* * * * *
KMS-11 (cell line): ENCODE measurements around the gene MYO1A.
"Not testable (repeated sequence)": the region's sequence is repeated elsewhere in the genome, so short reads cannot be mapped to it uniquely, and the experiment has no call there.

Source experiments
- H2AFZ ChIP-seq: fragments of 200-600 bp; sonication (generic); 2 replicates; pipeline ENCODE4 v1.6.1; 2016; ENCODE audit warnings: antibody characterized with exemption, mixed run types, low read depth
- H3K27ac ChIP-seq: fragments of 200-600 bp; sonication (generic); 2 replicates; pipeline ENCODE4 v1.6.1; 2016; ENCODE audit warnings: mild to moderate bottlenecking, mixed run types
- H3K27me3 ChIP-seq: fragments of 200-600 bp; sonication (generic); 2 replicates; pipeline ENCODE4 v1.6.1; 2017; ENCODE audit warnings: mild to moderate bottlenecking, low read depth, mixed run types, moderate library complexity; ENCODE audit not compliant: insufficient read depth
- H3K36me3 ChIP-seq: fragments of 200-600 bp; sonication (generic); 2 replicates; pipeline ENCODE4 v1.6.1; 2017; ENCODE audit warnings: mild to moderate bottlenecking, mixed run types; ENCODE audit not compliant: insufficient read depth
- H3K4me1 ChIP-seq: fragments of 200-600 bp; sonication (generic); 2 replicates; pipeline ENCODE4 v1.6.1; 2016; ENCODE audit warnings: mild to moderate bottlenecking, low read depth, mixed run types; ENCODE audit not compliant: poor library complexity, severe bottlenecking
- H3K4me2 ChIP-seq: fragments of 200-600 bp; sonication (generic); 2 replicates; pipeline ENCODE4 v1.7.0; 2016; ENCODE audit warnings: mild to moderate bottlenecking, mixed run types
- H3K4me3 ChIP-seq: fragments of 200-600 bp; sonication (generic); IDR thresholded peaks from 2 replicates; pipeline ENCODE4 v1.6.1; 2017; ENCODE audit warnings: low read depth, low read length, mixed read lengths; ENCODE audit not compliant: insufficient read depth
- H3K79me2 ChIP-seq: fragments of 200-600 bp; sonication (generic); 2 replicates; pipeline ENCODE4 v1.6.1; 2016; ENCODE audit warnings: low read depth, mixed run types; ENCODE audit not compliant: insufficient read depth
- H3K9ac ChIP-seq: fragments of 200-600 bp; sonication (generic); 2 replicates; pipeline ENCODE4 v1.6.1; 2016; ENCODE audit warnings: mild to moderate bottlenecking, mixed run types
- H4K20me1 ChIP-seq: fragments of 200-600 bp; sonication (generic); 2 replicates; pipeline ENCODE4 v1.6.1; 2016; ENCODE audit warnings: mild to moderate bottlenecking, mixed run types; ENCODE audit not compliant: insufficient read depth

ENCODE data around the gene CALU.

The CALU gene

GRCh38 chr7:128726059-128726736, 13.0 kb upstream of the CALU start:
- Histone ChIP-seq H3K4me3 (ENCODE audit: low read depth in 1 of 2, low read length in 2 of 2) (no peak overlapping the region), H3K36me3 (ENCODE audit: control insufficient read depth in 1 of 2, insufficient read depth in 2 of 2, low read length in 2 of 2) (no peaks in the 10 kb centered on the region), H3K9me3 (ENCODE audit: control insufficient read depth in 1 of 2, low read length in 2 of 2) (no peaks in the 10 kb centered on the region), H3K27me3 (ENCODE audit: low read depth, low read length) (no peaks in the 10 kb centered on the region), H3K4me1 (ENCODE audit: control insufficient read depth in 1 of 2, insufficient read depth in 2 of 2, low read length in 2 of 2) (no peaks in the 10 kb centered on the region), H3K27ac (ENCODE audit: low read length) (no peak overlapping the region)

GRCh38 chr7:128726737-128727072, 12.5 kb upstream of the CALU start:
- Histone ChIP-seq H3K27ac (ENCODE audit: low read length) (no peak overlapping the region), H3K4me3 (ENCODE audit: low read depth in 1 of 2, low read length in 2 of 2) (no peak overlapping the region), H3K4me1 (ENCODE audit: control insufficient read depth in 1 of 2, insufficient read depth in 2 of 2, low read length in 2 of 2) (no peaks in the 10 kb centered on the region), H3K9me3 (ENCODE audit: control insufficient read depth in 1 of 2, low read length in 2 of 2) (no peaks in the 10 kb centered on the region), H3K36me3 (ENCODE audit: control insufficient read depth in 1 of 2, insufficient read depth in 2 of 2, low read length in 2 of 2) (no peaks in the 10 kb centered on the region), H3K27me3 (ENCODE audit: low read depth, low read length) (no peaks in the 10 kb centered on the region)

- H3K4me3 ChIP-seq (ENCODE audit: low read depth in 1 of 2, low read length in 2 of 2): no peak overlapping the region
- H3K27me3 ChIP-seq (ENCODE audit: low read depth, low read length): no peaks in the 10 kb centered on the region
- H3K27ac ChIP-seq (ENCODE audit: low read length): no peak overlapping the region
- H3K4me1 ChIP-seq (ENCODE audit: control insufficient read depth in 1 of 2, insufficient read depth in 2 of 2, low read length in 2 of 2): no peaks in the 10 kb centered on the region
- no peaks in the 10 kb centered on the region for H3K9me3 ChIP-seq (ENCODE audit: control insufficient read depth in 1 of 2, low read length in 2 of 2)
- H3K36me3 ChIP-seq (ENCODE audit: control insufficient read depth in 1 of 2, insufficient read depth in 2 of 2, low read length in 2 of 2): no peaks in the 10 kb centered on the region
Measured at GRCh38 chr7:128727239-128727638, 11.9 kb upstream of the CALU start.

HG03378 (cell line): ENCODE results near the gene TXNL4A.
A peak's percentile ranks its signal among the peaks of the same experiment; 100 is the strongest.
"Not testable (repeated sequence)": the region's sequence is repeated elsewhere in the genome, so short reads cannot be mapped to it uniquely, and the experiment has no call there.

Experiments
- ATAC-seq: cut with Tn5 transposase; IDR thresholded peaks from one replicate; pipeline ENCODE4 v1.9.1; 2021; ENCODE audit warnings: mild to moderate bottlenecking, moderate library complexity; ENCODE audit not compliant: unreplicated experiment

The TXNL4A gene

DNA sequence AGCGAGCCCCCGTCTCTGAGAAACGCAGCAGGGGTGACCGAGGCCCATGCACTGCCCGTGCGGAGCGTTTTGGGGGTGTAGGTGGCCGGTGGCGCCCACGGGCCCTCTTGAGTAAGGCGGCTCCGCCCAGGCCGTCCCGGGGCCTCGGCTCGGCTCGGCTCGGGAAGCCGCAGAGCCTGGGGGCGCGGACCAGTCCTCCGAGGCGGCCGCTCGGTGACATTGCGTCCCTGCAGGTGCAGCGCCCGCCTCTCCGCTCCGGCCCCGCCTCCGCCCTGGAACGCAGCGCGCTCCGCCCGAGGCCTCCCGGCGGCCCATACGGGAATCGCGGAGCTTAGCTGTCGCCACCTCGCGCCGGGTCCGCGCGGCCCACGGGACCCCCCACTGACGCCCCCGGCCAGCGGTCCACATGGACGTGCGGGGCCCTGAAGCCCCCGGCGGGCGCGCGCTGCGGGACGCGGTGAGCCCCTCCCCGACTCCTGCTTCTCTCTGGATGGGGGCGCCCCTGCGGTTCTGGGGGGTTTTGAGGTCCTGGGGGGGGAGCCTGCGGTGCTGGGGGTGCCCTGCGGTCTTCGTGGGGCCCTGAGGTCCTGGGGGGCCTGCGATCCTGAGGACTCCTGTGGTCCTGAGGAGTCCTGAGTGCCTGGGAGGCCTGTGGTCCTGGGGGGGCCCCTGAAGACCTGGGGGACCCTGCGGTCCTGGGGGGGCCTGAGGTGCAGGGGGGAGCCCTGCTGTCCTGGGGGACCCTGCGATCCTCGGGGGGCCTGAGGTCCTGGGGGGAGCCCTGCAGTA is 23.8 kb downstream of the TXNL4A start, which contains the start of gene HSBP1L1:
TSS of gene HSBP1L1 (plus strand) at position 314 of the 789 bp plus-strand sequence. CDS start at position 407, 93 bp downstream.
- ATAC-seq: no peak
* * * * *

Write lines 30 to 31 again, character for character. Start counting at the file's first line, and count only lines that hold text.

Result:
Experiments
- ATAC-seq: cut with Tn5 transposase; IDR thresholded peaks from one replicate; pipeline ENCODE4 v1.9.1; 2021; ENCODE audit warnings: mild to moderate bottlenecking, moderate library complexity; ENCODE audit not compliant: unreplicated experiment